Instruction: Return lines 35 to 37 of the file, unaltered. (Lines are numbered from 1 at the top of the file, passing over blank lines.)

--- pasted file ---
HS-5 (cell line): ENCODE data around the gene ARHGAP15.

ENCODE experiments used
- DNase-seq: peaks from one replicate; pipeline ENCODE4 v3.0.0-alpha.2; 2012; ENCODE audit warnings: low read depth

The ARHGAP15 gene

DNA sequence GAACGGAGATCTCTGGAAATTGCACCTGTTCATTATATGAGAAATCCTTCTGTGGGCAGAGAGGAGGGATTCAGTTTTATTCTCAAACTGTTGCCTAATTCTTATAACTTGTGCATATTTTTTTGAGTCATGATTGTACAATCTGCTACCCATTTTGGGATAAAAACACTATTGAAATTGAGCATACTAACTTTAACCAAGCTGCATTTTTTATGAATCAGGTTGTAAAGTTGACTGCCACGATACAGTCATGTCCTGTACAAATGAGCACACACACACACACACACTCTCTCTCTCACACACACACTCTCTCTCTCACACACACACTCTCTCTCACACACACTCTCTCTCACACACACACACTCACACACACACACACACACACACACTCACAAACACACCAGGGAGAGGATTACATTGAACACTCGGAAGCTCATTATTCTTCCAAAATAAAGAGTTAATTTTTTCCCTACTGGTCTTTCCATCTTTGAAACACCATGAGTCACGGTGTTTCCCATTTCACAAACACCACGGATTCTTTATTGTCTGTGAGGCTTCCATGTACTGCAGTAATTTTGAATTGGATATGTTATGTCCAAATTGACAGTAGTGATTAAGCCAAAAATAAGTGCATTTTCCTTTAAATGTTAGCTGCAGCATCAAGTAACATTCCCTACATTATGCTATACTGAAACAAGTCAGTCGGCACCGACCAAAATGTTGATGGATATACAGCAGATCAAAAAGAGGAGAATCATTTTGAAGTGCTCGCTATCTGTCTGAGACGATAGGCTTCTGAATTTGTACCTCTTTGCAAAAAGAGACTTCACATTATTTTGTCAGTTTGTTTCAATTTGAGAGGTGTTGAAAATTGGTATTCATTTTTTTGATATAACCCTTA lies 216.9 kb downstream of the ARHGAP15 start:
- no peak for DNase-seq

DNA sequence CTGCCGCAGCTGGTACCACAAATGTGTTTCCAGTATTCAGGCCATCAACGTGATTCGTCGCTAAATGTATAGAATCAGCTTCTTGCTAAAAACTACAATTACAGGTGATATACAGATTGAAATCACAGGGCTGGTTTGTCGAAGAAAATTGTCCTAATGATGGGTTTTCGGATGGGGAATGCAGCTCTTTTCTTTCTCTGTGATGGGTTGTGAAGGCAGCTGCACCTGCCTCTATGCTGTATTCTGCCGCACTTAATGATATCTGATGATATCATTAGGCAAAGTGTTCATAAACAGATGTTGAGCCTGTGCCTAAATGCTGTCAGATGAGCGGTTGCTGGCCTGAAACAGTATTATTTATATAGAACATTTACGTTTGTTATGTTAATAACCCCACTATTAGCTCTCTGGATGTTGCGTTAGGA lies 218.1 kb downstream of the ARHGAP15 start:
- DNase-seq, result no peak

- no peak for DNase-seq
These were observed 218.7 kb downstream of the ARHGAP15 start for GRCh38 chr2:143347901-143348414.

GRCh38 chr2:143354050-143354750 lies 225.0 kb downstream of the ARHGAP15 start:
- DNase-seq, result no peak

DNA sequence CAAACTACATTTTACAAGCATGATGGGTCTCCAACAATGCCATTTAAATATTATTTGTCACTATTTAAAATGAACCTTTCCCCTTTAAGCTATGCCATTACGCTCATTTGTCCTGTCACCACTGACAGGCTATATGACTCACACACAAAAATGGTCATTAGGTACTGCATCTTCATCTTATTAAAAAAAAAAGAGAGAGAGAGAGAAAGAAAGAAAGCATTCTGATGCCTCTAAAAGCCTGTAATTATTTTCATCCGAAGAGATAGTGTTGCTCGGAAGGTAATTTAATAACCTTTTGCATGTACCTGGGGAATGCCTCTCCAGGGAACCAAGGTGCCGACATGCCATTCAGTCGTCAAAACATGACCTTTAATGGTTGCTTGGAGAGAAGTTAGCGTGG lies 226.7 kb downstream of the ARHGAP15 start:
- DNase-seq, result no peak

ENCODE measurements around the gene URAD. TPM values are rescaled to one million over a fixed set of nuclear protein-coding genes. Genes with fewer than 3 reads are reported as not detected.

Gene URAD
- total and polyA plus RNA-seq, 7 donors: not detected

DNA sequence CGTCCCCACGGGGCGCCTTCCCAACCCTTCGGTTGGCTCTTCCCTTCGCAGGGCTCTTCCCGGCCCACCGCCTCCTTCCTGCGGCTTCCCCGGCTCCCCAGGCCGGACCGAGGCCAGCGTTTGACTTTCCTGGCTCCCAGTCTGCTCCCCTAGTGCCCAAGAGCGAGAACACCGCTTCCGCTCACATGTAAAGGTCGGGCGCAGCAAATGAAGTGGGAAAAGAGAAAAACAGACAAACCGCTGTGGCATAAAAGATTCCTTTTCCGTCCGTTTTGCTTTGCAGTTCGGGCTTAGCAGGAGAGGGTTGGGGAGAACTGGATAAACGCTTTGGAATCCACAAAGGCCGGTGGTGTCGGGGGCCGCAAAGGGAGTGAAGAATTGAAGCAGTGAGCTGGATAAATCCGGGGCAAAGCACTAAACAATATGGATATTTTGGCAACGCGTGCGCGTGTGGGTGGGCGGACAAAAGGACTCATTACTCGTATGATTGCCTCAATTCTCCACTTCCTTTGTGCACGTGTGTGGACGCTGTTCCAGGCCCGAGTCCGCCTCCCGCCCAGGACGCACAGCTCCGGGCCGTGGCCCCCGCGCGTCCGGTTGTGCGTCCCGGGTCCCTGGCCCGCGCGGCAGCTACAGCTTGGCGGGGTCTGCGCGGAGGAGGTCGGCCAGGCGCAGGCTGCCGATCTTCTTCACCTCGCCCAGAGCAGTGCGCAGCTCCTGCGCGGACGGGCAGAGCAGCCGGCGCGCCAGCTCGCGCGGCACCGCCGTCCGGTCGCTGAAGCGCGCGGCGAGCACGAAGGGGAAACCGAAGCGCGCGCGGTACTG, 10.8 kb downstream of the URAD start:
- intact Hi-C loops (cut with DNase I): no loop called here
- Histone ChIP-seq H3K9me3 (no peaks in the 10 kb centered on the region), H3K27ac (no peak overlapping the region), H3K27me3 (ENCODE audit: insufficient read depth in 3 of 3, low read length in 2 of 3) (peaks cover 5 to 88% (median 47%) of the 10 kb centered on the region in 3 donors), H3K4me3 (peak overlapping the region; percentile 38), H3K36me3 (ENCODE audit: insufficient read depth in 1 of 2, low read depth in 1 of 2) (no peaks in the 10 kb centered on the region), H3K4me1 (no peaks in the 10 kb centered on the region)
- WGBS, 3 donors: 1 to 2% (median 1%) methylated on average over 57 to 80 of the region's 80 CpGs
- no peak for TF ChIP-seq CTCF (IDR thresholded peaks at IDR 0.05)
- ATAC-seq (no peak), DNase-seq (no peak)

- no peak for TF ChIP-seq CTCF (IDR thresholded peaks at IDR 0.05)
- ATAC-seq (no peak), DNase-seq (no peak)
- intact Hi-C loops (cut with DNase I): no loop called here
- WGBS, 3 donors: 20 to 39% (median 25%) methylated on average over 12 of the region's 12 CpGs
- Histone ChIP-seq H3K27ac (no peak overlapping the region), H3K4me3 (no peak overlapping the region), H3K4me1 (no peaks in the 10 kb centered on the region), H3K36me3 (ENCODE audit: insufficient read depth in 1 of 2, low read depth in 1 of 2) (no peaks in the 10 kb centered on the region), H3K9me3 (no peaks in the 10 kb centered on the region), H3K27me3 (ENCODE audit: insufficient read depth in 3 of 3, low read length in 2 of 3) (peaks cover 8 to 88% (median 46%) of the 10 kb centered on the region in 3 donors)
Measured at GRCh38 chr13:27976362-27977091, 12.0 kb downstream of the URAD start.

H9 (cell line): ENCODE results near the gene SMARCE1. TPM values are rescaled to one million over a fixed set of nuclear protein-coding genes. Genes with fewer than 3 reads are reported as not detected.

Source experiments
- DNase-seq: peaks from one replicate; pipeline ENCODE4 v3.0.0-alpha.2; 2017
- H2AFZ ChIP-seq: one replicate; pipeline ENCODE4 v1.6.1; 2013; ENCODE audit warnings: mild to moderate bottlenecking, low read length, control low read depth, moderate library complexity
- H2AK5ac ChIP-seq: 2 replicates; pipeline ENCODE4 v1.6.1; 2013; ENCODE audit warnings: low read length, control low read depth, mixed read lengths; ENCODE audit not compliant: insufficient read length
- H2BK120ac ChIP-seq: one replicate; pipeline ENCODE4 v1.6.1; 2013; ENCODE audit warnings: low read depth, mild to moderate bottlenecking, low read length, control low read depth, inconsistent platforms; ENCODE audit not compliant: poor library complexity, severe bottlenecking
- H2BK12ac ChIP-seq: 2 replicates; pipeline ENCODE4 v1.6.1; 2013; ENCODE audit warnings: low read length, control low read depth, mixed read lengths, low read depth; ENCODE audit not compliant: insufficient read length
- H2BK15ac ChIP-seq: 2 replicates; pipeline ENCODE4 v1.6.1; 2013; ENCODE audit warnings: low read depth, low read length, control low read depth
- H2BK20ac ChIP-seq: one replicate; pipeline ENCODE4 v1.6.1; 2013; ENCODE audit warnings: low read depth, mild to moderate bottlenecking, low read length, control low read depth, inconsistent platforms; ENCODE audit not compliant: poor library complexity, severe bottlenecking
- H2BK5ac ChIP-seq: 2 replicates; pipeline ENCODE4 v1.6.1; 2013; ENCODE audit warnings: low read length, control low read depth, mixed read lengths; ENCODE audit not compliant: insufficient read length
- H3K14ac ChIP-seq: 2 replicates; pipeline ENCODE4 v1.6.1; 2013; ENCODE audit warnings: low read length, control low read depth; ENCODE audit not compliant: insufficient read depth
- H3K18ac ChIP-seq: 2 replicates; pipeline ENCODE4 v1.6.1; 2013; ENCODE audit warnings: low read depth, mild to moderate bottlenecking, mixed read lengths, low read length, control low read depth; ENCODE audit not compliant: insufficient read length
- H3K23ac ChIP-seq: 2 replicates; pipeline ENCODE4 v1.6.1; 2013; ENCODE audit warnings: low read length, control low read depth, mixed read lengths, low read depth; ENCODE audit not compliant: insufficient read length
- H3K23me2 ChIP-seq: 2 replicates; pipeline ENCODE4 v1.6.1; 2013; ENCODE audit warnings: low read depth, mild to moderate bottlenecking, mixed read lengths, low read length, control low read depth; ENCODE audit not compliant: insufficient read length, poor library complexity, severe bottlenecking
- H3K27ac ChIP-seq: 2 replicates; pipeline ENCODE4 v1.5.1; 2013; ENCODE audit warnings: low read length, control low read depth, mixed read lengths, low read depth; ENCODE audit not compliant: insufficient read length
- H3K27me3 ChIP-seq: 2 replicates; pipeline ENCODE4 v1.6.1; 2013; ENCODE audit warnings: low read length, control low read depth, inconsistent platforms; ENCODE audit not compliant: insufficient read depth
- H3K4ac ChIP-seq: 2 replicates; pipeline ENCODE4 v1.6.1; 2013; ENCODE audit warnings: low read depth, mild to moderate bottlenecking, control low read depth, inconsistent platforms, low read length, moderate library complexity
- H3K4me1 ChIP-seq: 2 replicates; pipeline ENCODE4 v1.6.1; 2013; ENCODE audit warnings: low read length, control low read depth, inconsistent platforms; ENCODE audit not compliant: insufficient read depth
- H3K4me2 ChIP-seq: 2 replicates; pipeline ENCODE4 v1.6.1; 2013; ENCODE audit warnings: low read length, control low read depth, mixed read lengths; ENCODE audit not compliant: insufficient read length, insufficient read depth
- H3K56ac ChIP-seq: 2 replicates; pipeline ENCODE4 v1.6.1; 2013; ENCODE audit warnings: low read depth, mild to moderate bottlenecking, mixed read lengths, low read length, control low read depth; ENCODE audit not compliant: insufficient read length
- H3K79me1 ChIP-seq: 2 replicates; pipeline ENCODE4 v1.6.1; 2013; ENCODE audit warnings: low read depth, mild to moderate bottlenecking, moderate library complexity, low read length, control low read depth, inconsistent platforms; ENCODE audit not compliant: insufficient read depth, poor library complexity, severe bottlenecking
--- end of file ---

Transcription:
- H2BK120ac ChIP-seq: one replicate; pipeline ENCODE4 v1.6.1; 2013; ENCODE audit warnings: low read depth, mild to moderate bottlenecking, low read length, control low read depth, inconsistent platforms; ENCODE audit not compliant: poor library complexity, severe bottlenecking
- H2BK12ac ChIP-seq: 2 replicates; pipeline ENCODE4 v1.6.1; 2013; ENCODE audit warnings: low read length, control low read depth, mixed read lengths, low read depth; ENCODE audit not compliant: insufficient read length
- H2BK15ac ChIP-seq: 2 replicates; pipeline ENCODE4 v1.6.1; 2013; ENCODE audit warnings: low read depth, low read length, control low read depth